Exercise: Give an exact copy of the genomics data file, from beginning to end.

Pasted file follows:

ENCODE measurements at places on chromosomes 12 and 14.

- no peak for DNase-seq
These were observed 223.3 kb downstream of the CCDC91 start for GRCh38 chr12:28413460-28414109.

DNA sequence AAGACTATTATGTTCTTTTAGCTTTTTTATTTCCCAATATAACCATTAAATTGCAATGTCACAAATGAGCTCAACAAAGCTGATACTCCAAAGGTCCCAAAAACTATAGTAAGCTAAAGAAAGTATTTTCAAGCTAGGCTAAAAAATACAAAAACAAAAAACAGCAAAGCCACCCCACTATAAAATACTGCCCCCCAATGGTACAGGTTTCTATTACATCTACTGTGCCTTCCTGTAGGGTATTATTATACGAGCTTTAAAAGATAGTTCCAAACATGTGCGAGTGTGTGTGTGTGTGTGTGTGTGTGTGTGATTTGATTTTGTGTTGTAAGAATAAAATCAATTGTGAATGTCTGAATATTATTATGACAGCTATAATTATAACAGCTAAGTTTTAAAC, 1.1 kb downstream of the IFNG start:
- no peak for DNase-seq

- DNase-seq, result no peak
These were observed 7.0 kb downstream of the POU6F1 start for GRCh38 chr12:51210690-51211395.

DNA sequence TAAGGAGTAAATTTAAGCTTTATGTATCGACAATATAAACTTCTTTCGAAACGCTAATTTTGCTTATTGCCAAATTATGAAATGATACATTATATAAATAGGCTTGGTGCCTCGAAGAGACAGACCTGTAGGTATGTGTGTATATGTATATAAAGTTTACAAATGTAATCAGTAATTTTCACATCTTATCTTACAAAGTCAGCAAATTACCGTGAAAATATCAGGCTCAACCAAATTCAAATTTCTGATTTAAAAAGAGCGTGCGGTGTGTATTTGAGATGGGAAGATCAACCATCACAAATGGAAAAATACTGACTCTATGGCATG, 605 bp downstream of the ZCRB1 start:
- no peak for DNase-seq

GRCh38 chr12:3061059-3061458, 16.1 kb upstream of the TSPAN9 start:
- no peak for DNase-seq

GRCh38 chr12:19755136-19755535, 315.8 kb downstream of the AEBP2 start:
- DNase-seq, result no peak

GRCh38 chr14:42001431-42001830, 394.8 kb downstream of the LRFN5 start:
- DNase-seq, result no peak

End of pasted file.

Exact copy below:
ENCODE measurements at places on chromosomes 12 and 14.

- no peak for DNase-seq
These were observed 223.3 kb downstream of the CCDC91 start for GRCh38 chr12:28413460-28414109.

DNA sequence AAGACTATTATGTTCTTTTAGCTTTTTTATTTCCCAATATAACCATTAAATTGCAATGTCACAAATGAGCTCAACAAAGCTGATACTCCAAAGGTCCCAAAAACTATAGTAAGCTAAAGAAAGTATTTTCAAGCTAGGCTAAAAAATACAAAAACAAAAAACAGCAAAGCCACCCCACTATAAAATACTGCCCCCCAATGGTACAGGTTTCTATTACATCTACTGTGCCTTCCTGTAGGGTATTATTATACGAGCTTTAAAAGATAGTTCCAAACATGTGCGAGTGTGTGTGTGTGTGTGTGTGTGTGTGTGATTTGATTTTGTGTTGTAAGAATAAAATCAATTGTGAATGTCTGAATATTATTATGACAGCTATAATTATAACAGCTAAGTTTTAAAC, 1.1 kb downstream of the IFNG start:
- no peak for DNase-seq

- DNase-seq, result no peak
These were observed 7.0 kb downstream of the POU6F1 start for GRCh38 chr12:51210690-51211395.

DNA sequence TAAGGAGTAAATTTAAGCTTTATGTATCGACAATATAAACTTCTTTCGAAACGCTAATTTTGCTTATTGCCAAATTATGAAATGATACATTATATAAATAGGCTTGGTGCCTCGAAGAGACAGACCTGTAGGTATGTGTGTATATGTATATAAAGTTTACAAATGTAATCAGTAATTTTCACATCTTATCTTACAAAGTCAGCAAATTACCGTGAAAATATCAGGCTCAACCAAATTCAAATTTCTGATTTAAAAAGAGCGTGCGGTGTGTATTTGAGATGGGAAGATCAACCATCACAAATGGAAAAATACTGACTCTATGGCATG, 605 bp downstream of the ZCRB1 start:
- no peak for DNase-seq

GRCh38 chr12:3061059-3061458, 16.1 kb upstream of the TSPAN9 start:
- no peak for DNase-seq

GRCh38 chr12:19755136-19755535, 315.8 kb downstream of the AEBP2 start:
- DNase-seq, result no peak

GRCh38 chr14:42001431-42001830, 394.8 kb downstream of the LRFN5 start:
- DNase-seq, result no peak